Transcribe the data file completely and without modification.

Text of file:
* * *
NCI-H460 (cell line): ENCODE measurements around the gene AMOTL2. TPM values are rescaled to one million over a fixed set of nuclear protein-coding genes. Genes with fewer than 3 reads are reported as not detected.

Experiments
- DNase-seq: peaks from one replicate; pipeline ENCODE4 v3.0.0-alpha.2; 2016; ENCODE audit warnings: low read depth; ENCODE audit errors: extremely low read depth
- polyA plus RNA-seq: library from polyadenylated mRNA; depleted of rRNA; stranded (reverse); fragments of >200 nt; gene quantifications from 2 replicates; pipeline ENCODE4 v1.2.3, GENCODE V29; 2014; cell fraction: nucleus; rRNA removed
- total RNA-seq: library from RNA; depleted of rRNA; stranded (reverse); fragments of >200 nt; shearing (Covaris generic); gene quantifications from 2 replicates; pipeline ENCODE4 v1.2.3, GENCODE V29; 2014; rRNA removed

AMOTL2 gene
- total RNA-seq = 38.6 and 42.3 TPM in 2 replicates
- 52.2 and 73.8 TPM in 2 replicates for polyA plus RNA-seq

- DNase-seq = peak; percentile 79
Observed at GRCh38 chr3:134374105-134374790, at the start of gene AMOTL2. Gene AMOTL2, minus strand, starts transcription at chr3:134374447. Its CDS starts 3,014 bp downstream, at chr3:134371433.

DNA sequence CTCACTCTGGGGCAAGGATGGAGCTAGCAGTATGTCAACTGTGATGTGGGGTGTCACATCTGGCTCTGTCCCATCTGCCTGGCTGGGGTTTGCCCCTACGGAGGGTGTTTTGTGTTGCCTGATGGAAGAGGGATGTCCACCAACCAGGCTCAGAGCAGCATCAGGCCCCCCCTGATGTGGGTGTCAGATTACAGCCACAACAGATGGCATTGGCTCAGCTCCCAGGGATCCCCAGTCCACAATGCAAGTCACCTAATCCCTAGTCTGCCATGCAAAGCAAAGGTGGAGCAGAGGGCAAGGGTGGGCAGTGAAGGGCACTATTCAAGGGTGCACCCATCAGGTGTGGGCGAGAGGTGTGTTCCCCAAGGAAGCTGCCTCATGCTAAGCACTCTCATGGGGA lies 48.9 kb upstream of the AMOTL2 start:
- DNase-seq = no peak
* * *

NCI-H460 (cell line): ENCODE measurements around the gene AMOTL2. TPM values are rescaled to one million over a fixed set of nuclear protein-coding genes. Genes with fewer than 3 reads are reported as not detected.

Experiments
- DNase-seq: peaks from one replicate; pipeline ENCODE4 v3.0.0-alpha.2; 2016; ENCODE audit warnings: low read depth; ENCODE audit errors: extremely low read depth
- polyA plus RNA-seq: library from polyadenylated mRNA; depleted of rRNA; stranded (reverse); fragments of >200 nt; gene quantifications from 2 replicates; pipeline ENCODE4 v1.2.3, GENCODE V29; 2014; cell fraction: nucleus; rRNA removed
- total RNA-seq: library from RNA; depleted of rRNA; stranded (reverse); fragments of >200 nt; shearing (Covaris generic); gene quantifications from 2 replicates; pipeline ENCODE4 v1.2.3, GENCODE V29; 2014; rRNA removed

AMOTL2 gene
- total RNA-seq = 38.6 and 42.3 TPM in 2 replicates
- 52.2 and 73.8 TPM in 2 replicates for polyA plus RNA-seq

- DNase-seq = peak; percentile 79
Observed at GRCh38 chr3:134374105-134374790, at the start of gene AMOTL2. Gene AMOTL2, minus strand, starts transcription at chr3:134374447. Its CDS starts 3,014 bp downstream, at chr3:134371433.

DNA sequence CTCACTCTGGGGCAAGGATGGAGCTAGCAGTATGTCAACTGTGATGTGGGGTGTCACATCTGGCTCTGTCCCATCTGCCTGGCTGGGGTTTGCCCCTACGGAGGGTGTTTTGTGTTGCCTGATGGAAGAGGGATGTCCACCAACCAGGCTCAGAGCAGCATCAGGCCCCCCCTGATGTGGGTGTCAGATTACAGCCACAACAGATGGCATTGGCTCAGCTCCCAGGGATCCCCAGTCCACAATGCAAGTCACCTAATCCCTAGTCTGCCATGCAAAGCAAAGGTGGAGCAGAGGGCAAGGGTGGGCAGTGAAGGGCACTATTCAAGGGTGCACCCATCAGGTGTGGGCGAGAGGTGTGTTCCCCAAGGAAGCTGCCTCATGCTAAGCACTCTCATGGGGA lies 48.9 kb upstream of the AMOTL2 start:
- DNase-seq = no peak